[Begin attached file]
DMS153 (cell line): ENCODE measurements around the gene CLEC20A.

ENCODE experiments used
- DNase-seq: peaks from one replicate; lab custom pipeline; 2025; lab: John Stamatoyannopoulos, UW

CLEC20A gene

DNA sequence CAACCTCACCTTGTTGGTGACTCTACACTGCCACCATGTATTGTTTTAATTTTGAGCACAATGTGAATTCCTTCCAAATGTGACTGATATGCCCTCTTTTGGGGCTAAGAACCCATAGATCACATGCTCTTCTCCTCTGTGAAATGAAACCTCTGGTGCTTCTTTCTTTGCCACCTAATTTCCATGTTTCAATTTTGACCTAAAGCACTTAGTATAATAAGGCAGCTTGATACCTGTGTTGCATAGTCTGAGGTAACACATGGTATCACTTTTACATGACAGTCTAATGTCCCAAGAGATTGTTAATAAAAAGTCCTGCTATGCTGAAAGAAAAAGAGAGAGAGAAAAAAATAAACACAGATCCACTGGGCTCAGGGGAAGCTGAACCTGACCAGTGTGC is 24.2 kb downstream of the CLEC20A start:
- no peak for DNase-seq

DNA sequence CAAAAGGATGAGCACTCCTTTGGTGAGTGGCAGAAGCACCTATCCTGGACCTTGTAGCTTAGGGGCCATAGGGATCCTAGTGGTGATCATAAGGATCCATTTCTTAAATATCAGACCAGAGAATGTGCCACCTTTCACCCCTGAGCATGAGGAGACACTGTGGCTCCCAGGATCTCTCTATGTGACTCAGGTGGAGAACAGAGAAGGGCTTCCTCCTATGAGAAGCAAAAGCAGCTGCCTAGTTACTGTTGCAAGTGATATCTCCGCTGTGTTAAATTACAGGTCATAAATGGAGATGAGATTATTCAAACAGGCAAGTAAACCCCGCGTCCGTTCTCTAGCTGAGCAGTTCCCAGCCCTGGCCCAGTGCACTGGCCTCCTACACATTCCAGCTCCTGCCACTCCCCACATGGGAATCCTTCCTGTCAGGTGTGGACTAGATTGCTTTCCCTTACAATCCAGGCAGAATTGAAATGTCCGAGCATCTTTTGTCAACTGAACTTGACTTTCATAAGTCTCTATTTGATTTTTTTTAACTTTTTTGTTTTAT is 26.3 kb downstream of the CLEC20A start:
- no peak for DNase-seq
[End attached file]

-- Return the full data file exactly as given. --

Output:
DMS153 (cell line): ENCODE measurements around the gene CLEC20A.

ENCODE experiments used
- DNase-seq: peaks from one replicate; lab custom pipeline; 2025; lab: John Stamatoyannopoulos, UW

CLEC20A gene

DNA sequence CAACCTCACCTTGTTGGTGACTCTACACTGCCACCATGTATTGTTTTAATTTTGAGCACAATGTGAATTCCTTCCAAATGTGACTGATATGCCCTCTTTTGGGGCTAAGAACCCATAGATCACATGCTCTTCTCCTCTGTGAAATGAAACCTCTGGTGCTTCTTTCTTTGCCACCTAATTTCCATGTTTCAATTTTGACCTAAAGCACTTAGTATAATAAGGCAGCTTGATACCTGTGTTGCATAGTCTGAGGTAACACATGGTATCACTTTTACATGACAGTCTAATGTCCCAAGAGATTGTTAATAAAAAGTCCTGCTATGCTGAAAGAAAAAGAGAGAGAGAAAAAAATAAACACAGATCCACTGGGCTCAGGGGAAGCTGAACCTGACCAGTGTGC is 24.2 kb downstream of the CLEC20A start:
- no peak for DNase-seq

DNA sequence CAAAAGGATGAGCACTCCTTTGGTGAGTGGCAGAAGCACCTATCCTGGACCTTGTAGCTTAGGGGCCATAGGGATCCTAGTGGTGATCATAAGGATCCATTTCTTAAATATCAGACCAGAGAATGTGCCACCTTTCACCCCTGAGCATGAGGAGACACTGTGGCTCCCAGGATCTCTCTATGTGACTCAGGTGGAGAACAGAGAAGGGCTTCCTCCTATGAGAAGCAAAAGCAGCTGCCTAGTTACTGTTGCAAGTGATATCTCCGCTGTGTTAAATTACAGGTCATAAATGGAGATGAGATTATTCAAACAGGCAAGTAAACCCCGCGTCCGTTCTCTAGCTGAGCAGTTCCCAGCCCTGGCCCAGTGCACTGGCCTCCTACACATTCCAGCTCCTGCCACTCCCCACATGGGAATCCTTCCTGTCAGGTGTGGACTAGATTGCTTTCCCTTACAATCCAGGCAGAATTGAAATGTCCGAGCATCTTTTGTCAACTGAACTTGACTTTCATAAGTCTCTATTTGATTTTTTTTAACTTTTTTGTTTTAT is 26.3 kb downstream of the CLEC20A start:
- no peak for DNase-seq